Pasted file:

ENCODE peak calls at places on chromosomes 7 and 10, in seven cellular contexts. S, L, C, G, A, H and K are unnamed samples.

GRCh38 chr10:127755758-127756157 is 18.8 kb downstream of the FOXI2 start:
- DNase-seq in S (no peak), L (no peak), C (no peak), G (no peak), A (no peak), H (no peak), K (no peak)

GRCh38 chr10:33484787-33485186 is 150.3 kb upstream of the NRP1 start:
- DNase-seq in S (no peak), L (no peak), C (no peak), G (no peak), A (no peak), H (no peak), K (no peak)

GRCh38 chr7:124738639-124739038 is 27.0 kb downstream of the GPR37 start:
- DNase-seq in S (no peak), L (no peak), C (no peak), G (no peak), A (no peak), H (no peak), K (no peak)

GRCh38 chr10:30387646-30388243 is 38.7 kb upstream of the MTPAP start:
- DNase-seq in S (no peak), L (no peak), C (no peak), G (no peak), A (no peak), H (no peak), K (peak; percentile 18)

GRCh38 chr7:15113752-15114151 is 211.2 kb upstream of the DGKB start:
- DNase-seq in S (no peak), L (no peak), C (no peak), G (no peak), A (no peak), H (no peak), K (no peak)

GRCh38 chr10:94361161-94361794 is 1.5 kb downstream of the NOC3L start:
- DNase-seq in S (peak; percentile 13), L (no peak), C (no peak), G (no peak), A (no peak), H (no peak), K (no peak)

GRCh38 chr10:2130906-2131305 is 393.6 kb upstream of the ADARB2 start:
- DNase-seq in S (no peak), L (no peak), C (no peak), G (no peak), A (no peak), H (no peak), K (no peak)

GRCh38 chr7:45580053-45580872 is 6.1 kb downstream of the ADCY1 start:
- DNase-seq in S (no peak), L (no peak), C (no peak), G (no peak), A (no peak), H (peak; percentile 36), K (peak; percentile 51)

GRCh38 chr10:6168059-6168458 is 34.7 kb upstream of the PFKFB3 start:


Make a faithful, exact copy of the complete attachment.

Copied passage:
ENCODE peak calls at places on chromosomes 7 and 10, in seven cellular contexts. S, L, C, G, A, H and K are unnamed samples.

GRCh38 chr10:127755758-127756157 is 18.8 kb downstream of the FOXI2 start:
- DNase-seq in S (no peak), L (no peak), C (no peak), G (no peak), A (no peak), H (no peak), K (no peak)

GRCh38 chr10:33484787-33485186 is 150.3 kb upstream of the NRP1 start:
- DNase-seq in S (no peak), L (no peak), C (no peak), G (no peak), A (no peak), H (no peak), K (no peak)

GRCh38 chr7:124738639-124739038 is 27.0 kb downstream of the GPR37 start:
- DNase-seq in S (no peak), L (no peak), C (no peak), G (no peak), A (no peak), H (no peak), K (no peak)

GRCh38 chr10:30387646-30388243 is 38.7 kb upstream of the MTPAP start:
- DNase-seq in S (no peak), L (no peak), C (no peak), G (no peak), A (no peak), H (no peak), K (peak; percentile 18)

GRCh38 chr7:15113752-15114151 is 211.2 kb upstream of the DGKB start:
- DNase-seq in S (no peak), L (no peak), C (no peak), G (no peak), A (no peak), H (no peak), K (no peak)

GRCh38 chr10:94361161-94361794 is 1.5 kb downstream of the NOC3L start:
- DNase-seq in S (peak; percentile 13), L (no peak), C (no peak), G (no peak), A (no peak), H (no peak), K (no peak)

GRCh38 chr10:2130906-2131305 is 393.6 kb upstream of the ADARB2 start:
- DNase-seq in S (no peak), L (no peak), C (no peak), G (no peak), A (no peak), H (no peak), K (no peak)

GRCh38 chr7:45580053-45580872 is 6.1 kb downstream of the ADCY1 start:
- DNase-seq in S (no peak), L (no peak), C (no peak), G (no peak), A (no peak), H (peak; percentile 36), K (peak; percentile 51)

GRCh38 chr10:6168059-6168458 is 34.7 kb upstream of the PFKFB3 start: